She pulled out her glasses and examined the list at close quarters, her eyesight must really be bad. ‘Old Ma’ Olthwaite was a legend among the village kids. One minute she’d be shouting at us to not to touch anything, the next she’d be slipping us broken biscuits or if we were really lucky a gobstopper. There were always delicious smells permeating from her back room, stews, bread and cakes. Always a smile on her face, she greeted customers like family, her door forever open while her and her husband were awake. She was three times the size of him and ruled the shop like a queen ran the country, with a smile and a sense of duty. That duty included spreading the village gossip as well. I lost track at the times I’d stood there and tell mum something about someone, always using the quiet voice as if telling in confidence. ‘I never tittle tattle, you know me Mrs Hukin but …’

“Yes I can do that for you, I’ll get our Bert to drop it off later. Off to Whitby are you? With that nice Joyce? You two courting?” she asked smiling in the way that adults do.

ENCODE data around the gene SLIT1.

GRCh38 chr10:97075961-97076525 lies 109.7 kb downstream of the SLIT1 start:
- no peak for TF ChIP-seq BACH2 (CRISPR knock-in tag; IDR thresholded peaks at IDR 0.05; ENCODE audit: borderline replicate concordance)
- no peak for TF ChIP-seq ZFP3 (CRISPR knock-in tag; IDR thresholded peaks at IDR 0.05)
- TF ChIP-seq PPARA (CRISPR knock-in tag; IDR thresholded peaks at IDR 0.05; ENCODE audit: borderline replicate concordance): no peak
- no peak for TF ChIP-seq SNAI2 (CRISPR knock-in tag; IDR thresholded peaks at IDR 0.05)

I could feel my face redden in embarrassment.

“Thanks Mrs Olthwaite, that would be good. The bus is coming, must go…” I said as I bid a hasty retreat from the shop. I heard her laugh as I left. No doubt later she’d be telling someone all about it.

“Run Tom run,” Joyce said. She already had her foot on the bus step and was signalling frantically for me to get there. Jogging across the green I stepped on behind her and found a seat behind Joyce and Lily.

“Lucky for you son that she was here, otherwise tha would have missed bus,” Harry the conductor said, a cigarette hanging from his lip, “so where’s tha off ter?”

“Whitby please” I asked proffering my money.

He took it and gave me a ticket from his hand cranked machine before heading for the front of the bus, the smoke following down the aisle.

Lily’s smiling face appeared over the top of the seat.

“Where are we going in Whitby?” she asked excitedly, “ I want to see evvverryything, Whitby sounds so exciting.”

I sat back and watched the moors trundle past. I had a feeling today was going to be a good day.